Please be patient! It may take up to ONE minute to load all the Engines.
Problems? Please contact our support.
Alternative namesCongenital megacolon
DefinitionHirschsprung's disease is an obstruction of the large intestine caused by inadequate motility (muscular movement of the bowel) that occurs as a congenital (present at birth) condition.
Causes, incidence, and risk factors
Digested matter normally passes through the intestine as a result of the rhythmic contraction of the muscles that line the gut (peristalsis). These muscles are stimulated to contract by nerve bundles, called ganglia, located between the muscle layers.
In Hirschsprung's disease, the ganglia are missing, usually from only a few centimeters of bowel, but sometimes from long segments of bowel. Segments in which there is no peristalsis will not pass any digested matter beyond that point. The end result is that the bowel cannot push material through and is effectively obstructed.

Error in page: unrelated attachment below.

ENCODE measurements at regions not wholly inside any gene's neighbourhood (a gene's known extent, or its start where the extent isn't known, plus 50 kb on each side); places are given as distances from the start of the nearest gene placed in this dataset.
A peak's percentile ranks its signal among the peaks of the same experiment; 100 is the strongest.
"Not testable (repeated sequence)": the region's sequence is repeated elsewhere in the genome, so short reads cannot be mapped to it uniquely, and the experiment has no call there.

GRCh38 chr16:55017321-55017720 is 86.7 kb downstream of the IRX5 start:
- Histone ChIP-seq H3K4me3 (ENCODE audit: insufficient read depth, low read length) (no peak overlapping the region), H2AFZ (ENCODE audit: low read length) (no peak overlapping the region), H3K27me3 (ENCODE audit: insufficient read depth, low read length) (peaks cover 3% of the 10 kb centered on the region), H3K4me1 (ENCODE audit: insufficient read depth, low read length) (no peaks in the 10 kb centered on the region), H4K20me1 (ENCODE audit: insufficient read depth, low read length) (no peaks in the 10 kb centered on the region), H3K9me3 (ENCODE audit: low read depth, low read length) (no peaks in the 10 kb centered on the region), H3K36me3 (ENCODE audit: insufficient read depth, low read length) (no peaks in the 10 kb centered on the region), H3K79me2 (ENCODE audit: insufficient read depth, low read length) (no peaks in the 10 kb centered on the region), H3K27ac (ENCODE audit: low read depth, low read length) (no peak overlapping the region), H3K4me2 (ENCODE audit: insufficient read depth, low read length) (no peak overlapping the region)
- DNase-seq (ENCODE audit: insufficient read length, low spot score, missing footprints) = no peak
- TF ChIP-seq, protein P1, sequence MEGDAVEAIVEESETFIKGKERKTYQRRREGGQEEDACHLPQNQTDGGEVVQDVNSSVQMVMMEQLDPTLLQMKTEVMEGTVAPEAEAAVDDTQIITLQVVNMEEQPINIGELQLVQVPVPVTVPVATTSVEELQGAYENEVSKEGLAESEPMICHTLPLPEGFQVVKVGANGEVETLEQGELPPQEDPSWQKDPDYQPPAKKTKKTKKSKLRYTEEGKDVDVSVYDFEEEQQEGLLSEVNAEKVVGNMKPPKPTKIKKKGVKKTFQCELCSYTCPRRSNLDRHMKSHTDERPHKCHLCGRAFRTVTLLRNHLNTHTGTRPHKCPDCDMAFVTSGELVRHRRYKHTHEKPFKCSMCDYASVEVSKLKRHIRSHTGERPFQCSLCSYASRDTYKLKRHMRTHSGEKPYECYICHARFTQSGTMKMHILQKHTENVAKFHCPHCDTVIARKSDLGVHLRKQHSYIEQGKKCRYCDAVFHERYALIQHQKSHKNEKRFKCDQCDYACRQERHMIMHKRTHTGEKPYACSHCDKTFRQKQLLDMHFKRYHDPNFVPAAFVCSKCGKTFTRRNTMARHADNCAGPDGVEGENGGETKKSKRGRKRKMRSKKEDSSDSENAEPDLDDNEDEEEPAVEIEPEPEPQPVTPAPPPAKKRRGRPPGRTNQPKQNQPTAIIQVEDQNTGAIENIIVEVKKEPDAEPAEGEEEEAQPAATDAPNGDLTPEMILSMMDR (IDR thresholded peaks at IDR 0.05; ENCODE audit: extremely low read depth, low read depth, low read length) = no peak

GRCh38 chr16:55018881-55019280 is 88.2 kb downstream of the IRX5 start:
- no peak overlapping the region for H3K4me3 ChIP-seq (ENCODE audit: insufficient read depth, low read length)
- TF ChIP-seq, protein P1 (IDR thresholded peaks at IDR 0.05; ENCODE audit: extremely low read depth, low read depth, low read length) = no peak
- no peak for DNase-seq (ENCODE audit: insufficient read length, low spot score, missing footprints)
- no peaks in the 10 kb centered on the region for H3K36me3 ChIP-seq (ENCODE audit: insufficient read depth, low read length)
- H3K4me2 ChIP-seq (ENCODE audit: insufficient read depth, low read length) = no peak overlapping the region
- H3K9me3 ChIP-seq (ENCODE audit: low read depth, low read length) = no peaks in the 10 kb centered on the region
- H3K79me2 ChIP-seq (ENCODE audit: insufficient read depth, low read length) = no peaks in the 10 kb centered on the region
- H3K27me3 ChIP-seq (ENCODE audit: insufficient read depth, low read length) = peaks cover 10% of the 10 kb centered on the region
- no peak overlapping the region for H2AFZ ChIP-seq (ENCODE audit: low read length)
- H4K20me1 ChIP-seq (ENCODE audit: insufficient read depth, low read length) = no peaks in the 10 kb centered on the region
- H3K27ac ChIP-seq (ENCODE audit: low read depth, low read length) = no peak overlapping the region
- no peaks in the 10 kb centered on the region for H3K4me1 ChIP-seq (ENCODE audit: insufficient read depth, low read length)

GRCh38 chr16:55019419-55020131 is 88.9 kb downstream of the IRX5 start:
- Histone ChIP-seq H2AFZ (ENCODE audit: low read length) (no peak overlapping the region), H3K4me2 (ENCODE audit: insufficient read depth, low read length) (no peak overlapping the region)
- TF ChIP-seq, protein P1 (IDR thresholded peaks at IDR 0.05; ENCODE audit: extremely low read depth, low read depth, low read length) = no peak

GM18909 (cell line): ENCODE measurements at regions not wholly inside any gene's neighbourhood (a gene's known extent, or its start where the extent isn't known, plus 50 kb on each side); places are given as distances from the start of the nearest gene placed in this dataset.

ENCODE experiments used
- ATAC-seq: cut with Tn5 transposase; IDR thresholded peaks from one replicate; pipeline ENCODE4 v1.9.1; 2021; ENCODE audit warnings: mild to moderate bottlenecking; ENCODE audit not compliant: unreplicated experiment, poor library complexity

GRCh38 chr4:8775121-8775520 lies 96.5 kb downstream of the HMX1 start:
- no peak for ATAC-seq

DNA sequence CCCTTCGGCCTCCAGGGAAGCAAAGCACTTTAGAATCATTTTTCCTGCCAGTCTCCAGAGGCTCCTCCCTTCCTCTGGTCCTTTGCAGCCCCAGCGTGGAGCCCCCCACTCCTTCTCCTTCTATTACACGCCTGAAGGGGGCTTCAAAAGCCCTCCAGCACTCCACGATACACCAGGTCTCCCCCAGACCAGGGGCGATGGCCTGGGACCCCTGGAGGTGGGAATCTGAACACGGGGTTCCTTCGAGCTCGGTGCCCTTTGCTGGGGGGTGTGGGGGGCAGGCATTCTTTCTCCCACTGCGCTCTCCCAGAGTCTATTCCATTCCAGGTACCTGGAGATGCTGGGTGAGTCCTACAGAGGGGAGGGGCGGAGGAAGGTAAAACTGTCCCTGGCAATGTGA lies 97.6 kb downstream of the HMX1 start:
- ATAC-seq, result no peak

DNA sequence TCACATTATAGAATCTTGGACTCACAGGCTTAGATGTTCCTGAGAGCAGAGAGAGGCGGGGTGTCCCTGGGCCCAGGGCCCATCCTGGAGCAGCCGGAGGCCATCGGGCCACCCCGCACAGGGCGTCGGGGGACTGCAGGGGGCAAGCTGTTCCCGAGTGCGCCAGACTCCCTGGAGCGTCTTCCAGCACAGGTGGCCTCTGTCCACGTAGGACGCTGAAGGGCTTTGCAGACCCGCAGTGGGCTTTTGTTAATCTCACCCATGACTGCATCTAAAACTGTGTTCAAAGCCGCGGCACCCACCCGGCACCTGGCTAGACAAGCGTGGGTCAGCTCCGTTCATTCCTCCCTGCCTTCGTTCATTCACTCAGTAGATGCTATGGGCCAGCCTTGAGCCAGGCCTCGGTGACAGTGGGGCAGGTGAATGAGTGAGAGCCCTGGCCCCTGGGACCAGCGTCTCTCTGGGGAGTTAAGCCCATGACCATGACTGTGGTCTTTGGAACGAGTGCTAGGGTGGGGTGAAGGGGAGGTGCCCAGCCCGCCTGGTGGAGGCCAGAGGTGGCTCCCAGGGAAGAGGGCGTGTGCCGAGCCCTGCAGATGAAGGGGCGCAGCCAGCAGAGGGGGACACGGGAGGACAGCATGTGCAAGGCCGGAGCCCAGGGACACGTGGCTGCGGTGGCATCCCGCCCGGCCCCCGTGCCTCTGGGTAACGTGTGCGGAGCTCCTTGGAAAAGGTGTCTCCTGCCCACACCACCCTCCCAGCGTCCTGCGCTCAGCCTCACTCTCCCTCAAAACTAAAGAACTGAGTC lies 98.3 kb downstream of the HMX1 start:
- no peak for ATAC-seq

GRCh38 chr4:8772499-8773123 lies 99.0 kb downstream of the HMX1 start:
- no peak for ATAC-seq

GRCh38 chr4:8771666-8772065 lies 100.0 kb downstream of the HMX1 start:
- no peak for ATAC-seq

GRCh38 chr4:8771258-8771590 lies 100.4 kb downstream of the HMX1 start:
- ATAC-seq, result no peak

Milder cases may not be diagnosed until a later age. In older children, the disease may be characterized by chronic constipation , abdominal distention, and decreased growth rate.
Signs and tests
During a physical examination, the doctor may be able to feel loops of bowel in the distended abdomen . A rectal examination may detect a loss of muscle tone in the rectal muscles.
Tests used in the diagnosis of Hirschsprung's disease include:
Most cases require surgery. A temporary colostomy (an opening from the bowel to the abdominal wall) is performed as soon as possible to prevent complications associated with bowel obstruction .
Removal of the affected bowel segment and reconnection of the colon is usually performed when the infant is 6 months or older. Antibiotics are given if a hole in the bowel (perforation) or enterocolitis has occurred.
Symptoms are eliminated in 90% of children after surgical treatment. A better outcome is associated with early treatment, and shorter bowel segment involvement.
Calling your health care provider
Call your child's health care provider if symptoms suggestive of Hirschsprung's disease develop.
Update Date: 1/12/2003Andrew J. Muir, M.D., M.H.S., Division of Gastroenterology, Duke University Medical Center, Durham, NC. Review provided by VeriMed Healthcare Network.
Last updated: Tue, 06 Jan 2009 00:20:03 GMT